• maintain state for each session and each connected device

As we talked about above, latency requirements for real-time audio and video are very tight. So, in general, media servers use the UDP Internet protocol instead of TCP. UDP is a simpler protocol that optimizes for faster, lower-overhead packet delivery.

The trade-off is that UDP doesn't maintain ordering of packets or handle packet retransmission.

So media servers cooperate with client-side code to do those two jobs. The media server maintains packet buffers and retransmits lost packets if there's time to do that. If not, the media server can facilitate graceful recovery from packet loss, for example by forwarding requests to restart a video encoding stream with a new keyframe.

Media servers also continually analyze the network to and from each client. If too much data is being sent to a client, the media server can turn off some tracks or can reduce the quality of one or more video streams.

Finally, media servers are the "source of truth" for clients about the state of a session.

All of this work turns out to be fairly CPU intensive. In a typical video call architecture, a media server might handle up to 500 or so simultaneous client connections.

Scaling to very large usage and large individual sessions

Obviously a popular application will have many more than 500 simultaneous active users. And, in fact, many use cases require far more than 500 participants together in one shared session.

Supporting large numbers of users requires horizontal scaling of media servers. When a new session starts, it is assigned to a server with available capacity. This is similar to how a horizontally scaling HTTP architecture might work.

Supporting large numbers of participants in a single session requires that media servers cooperate to host a session. There’s not really a very good analogy to this in the world of HTTP servers. The closest thing is probably handling sticky session state. For a video session, each client can connect to a different Daily media server. The servers together maintain a synchronized view of the session and route media as necessary from server to server and then to each connected client.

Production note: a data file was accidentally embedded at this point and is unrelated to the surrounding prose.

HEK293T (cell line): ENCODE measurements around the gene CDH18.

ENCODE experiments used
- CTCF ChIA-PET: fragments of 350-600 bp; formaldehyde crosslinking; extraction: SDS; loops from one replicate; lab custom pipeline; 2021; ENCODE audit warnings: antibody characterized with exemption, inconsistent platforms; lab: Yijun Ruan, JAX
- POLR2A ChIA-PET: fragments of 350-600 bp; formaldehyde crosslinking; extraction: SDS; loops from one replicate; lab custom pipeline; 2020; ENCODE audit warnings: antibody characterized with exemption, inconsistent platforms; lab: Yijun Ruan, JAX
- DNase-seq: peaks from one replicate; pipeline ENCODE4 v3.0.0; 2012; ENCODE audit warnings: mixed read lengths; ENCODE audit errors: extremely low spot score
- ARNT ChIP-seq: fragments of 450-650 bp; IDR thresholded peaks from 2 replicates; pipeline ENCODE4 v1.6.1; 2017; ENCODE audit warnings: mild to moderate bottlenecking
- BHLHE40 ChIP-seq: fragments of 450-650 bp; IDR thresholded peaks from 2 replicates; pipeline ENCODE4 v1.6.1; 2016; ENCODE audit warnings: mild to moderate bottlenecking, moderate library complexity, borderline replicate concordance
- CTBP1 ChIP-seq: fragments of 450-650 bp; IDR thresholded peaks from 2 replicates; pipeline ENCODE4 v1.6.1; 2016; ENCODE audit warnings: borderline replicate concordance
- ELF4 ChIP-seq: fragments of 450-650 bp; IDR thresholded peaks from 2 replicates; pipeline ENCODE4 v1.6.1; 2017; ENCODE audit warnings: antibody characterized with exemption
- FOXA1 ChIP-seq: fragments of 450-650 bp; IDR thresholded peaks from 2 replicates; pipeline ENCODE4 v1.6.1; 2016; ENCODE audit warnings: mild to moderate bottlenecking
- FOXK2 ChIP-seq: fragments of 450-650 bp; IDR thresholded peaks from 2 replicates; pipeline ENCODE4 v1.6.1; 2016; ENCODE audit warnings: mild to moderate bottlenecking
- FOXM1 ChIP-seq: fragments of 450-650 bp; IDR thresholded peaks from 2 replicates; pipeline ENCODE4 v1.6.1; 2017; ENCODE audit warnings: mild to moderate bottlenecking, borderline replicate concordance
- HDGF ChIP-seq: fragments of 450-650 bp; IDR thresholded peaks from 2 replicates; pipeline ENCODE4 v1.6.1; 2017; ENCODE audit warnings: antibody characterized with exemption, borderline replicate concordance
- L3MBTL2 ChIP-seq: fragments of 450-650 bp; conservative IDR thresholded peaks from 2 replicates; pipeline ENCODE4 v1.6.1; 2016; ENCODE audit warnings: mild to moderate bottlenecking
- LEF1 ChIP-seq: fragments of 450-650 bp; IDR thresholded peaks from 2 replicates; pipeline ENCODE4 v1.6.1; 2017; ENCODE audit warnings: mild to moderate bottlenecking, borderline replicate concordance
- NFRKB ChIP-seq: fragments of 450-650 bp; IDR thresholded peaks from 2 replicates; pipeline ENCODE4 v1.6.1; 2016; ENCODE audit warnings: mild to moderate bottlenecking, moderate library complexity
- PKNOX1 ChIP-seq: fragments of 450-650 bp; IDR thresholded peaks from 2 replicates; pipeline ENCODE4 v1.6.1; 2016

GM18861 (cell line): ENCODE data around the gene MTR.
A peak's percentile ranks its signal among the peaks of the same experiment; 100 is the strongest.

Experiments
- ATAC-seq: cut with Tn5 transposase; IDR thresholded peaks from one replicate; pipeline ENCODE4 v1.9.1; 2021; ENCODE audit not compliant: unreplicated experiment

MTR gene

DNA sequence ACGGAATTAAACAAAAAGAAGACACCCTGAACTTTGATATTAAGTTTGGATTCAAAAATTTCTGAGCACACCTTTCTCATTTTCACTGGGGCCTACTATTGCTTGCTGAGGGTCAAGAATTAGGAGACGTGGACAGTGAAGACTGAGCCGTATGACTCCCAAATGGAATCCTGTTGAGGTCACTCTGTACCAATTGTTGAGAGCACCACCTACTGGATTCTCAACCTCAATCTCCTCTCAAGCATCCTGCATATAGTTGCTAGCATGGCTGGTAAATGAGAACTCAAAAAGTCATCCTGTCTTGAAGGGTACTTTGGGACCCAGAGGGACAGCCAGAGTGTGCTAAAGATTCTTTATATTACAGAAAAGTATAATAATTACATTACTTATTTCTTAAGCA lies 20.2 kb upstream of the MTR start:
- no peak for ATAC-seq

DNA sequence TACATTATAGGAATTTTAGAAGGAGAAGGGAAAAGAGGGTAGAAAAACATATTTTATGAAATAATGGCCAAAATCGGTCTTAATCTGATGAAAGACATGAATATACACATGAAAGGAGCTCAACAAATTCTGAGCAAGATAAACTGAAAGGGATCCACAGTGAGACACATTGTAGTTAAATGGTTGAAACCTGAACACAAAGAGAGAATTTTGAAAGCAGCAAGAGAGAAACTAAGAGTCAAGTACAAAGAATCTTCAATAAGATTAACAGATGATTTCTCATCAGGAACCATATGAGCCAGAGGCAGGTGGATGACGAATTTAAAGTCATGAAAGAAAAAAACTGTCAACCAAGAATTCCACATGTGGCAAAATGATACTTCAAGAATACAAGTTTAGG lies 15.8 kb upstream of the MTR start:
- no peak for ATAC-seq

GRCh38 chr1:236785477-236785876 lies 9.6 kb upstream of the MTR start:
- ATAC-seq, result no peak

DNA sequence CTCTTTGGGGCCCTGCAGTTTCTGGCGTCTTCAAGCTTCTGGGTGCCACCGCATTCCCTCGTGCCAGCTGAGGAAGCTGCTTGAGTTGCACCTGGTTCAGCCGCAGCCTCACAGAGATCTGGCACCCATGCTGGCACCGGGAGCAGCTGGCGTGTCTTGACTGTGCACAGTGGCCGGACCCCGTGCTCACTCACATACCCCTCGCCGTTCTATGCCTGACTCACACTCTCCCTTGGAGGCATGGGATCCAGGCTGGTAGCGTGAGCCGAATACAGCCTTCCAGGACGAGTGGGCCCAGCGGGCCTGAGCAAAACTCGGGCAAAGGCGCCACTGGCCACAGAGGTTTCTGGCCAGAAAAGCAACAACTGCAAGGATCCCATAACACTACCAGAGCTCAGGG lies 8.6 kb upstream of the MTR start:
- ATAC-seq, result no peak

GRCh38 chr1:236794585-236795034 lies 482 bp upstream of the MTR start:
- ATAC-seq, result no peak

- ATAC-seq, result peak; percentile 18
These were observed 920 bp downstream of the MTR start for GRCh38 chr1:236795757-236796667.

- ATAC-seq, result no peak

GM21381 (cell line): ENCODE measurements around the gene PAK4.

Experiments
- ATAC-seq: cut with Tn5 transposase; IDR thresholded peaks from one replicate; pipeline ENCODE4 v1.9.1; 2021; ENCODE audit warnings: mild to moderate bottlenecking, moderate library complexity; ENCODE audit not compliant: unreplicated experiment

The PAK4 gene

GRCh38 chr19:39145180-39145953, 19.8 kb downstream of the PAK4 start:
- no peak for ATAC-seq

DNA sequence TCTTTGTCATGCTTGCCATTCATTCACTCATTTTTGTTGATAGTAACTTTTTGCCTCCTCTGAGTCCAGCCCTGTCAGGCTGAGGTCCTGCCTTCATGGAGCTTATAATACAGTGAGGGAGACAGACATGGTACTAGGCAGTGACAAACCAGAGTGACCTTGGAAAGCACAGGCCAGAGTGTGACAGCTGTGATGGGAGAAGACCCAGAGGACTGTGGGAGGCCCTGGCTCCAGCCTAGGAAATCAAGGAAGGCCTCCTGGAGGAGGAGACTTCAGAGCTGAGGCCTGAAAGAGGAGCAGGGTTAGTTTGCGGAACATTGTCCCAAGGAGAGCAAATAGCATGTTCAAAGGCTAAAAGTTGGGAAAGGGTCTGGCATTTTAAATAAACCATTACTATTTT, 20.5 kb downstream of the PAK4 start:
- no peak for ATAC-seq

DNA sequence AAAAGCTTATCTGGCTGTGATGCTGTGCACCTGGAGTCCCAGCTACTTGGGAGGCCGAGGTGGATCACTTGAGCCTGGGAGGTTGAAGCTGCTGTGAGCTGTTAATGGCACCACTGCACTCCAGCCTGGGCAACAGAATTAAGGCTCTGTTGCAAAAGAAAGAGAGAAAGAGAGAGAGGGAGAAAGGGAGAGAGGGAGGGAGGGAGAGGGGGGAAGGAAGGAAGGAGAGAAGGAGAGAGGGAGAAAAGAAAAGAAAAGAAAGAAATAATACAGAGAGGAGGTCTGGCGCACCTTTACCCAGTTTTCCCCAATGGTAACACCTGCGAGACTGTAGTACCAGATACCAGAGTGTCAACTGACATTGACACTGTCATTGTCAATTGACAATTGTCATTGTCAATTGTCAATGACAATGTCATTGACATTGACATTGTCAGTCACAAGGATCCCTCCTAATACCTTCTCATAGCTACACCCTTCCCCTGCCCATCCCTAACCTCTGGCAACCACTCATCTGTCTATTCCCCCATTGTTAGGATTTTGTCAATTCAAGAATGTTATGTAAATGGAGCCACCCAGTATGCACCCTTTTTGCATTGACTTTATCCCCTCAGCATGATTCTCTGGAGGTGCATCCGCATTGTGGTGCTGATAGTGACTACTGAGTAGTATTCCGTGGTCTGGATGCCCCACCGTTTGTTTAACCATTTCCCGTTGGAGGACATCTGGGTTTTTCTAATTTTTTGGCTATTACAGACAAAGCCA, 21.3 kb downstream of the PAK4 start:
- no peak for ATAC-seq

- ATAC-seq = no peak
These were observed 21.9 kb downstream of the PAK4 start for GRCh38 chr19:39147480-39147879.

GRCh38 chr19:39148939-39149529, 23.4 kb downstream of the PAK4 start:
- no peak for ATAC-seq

The “mesh” in Daily's Global Mesh Network

Server-to-server routing is the "mesh" that Daily's Global Mesh Network takes its name from. Every one of Daily's media servers is connected by a fast network connection to every other Daily media server, everywhere in the world.

This mesh topology is a flexible foundation for scaling. It also allows us to support a wide variety of use cases. Finally, this mesh network topology delivers particular benefits for sessions with participants in widely dispersed geographies.

Comparing mesh vs single-point routing

Shorter network routes are faster than long ones. (You can't argue with the speed of light, as network engineers sometimes say.) Sending data between people who are far apart takes a significant amount of time relative to the "latency budget" of a real-time conversation.